Glossary of Internet Terms

Letter V

©2001 by Walt Howe
(last updated 22 October 2012)


 

Select the first character of the term you want to look up or use the Search link on the right.

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This Internet Glossary is growing. Terms and definitions are being added all the time. If you have comments, corrections, or suggested additions, please send them to Walt Howe using the form at the end of the Glossary. My thanks for the many suggestions that already have been included.


Web Developers! See how to link to terms in the glossary from your web page.

V

 

vector graphics
In mathematics and physics, a vector is a line which has a defined starting point, a designated direction and a specified distance. Vector graphics are line-based graphics. In vector graphics, vectors determine how straight and curved lines (Beziers or splines) are shaped between specific points. The lines and the colors of areas enclosed by the lines make up the picture. Microsoft SYLK is an example of a pure vector format. More commonly used are bitmap files and hybrids of vector and bitmap known as metafiles.
VERONICA
The gopher-based search engine that worked with an index of gopher menus around the world. The last VERONICA search engine on the nets is probably gone for good, but before the web's spectacular growth, it was a real workhorse for searchers . It supposedly is an acronym for Very Easy Rodent-Oriented Netwide Index to Computerized Archives, but since the archie FTP search preceded it in time, the name pretty obviously came before the acronym. See archie and JUGhead.
Virtual Private Network (VPN)
A private network within a public network, usually on the Internet. Privacy for the virtual network is achieved through encryption and provides a less expensive option than using dedicated lines. See PPTP.
virtual reality
A computer simulation of a real 3-dimensional world, often supplemented by sound effects. One early example allowed you to drive through a city, turn at any street intersection, and see what you would see out of a car window. Another let you learn a ship's layout by moving throughout all of its decks. Modern games let you fly an airplane or spaceship in combat or explore a dungeon and kill its monsters. Educational applications let you learn through experience for many types of simulated tasks or interact with professors and class members at a distance. See VRML.
virus
A destructive program that has the ability to reproduce itself and infect other programs or disks. Typically a virus will not show itself immediately, but will add itself to programs and disks to spread itself widely on many computers before it is triggered into its destructive phase. The best defense is to run anti-virus software and use it on all new software and disks introduced to your system. Anti-virus software should be updated monthly. For a good source of current information on viruses, visit the Symantec Anti-Virus Research Center.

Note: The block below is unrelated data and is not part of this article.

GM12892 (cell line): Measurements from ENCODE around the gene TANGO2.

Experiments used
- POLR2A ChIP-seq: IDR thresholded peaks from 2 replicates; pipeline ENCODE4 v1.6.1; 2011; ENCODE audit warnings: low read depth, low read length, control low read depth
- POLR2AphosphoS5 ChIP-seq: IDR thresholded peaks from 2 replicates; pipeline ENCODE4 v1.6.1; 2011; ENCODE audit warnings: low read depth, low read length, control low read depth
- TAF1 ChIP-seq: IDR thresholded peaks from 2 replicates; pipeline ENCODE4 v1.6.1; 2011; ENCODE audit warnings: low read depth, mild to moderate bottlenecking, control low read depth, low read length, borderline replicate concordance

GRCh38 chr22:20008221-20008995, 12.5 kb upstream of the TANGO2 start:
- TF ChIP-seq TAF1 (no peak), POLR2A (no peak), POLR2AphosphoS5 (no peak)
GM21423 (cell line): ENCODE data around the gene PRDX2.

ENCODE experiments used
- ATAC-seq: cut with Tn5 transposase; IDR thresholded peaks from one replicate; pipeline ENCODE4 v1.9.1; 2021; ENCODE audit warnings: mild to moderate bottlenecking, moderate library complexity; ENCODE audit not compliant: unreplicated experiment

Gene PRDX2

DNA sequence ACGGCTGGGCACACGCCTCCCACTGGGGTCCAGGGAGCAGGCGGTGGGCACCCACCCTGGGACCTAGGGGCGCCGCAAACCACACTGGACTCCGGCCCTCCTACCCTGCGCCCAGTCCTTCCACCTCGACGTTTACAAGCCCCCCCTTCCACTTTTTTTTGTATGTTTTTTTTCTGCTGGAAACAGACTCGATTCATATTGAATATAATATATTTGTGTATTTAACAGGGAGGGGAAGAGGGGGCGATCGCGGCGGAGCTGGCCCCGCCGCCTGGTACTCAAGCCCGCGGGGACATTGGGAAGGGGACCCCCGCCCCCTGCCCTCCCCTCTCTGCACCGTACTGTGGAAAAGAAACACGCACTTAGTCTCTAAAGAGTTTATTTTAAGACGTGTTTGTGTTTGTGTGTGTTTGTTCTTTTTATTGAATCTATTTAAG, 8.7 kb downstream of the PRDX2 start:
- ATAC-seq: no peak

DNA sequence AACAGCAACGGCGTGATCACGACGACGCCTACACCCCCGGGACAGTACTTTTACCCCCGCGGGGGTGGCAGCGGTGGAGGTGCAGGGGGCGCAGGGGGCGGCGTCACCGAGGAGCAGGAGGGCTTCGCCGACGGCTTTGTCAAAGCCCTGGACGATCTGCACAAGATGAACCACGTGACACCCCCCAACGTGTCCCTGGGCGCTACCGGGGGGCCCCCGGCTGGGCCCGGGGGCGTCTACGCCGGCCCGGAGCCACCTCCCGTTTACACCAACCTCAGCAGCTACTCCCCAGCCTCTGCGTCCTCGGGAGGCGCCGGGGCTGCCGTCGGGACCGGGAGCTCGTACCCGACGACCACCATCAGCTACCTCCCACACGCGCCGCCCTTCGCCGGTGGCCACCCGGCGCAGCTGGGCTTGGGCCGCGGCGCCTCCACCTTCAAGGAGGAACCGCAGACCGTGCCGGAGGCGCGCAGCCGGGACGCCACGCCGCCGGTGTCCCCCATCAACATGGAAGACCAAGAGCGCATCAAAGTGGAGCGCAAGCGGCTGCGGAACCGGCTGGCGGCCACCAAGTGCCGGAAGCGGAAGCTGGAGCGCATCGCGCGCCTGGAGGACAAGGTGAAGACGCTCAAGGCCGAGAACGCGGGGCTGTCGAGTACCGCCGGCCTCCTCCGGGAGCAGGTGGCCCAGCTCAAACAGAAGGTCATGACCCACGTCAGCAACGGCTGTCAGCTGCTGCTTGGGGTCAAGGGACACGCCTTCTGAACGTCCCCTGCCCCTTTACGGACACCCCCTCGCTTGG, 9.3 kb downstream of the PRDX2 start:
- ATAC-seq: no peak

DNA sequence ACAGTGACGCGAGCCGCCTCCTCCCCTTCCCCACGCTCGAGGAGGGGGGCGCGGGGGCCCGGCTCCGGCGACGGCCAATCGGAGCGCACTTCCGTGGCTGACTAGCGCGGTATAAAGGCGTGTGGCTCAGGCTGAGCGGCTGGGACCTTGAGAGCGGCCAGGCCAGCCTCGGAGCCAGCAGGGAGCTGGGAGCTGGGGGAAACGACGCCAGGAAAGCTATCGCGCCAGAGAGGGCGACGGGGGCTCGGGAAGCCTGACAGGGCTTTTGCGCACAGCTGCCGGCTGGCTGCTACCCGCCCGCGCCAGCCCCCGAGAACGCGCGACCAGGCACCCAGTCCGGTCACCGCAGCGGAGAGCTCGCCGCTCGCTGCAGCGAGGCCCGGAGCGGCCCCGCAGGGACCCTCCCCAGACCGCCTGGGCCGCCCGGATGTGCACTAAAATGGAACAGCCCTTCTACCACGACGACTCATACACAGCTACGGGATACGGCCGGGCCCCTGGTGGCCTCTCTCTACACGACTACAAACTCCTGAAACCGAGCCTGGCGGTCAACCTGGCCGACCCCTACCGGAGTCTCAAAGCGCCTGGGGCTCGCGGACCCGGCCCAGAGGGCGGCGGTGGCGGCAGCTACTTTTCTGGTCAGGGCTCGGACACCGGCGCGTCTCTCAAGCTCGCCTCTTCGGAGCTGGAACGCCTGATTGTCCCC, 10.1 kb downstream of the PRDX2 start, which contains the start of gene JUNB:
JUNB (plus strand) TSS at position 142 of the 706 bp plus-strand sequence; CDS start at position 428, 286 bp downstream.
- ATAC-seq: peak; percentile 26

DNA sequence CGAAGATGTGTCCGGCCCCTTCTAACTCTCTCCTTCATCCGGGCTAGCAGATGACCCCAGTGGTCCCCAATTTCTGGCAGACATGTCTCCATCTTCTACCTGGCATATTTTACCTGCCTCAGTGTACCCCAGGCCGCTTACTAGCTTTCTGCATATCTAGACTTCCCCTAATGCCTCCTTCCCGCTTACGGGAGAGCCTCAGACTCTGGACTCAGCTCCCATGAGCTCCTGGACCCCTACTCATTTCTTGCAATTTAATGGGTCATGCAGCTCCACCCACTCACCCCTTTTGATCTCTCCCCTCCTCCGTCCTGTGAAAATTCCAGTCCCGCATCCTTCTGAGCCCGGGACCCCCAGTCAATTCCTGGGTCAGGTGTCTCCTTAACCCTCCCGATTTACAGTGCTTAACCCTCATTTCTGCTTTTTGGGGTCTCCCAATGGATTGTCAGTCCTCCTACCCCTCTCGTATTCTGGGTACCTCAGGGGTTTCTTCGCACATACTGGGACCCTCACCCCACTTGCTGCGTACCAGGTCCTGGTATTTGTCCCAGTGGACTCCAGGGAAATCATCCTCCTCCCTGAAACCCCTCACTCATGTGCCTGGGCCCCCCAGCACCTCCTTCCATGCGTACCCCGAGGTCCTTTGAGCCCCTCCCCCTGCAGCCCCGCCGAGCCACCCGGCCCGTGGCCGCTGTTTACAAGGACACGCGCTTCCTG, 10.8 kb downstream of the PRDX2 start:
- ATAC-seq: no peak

There are many hoaxes about viruses making the rounds. If you see warnings about any of these, they are all hoaxes: TIME BOMB, JOIN THE CREW, UNABLE TO DELIVER, OCTOBER 1, WIN 95, PENPAL GREETINGS, DEEYENDA, AOL 4.0 COOKIE, or FREE MONEY. AOL4FREE is also not a virus, although there is a Trojan Horse program by that name. For more complete information on virus hoaxes, see Symantec's Hoax Page.

vortal
A vertical portal. A apecialized portal that serves a particular organization or interest group, rather than trying to be all things to all people.
VPN
See Virtual Private Network.
VRML
Virtual Reality Modelling Language. A graphical system that creates views of 3-dimensional images that change as the viewer's angle and position changes and light sources change. It can be used to create an environment or world that appears realistic as you "move" through it. It is widely used for games and for educational applications. The technology is very young and growing fast. It requires a fast computer and fast video support with lots of memory to be effective. For a good starting point to learn about VRML, try Wikipedia's VRML Page.

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For Web Developers: How to Link to the glossary terms.
You can link to any term in this glossary with a link in this form:

http://www.walthowe.com/glossary/*.html#term

Replace the asterisk in *.html with the first letter of the term you are linking to. Terms with more than one word will generally use an underline to link the words.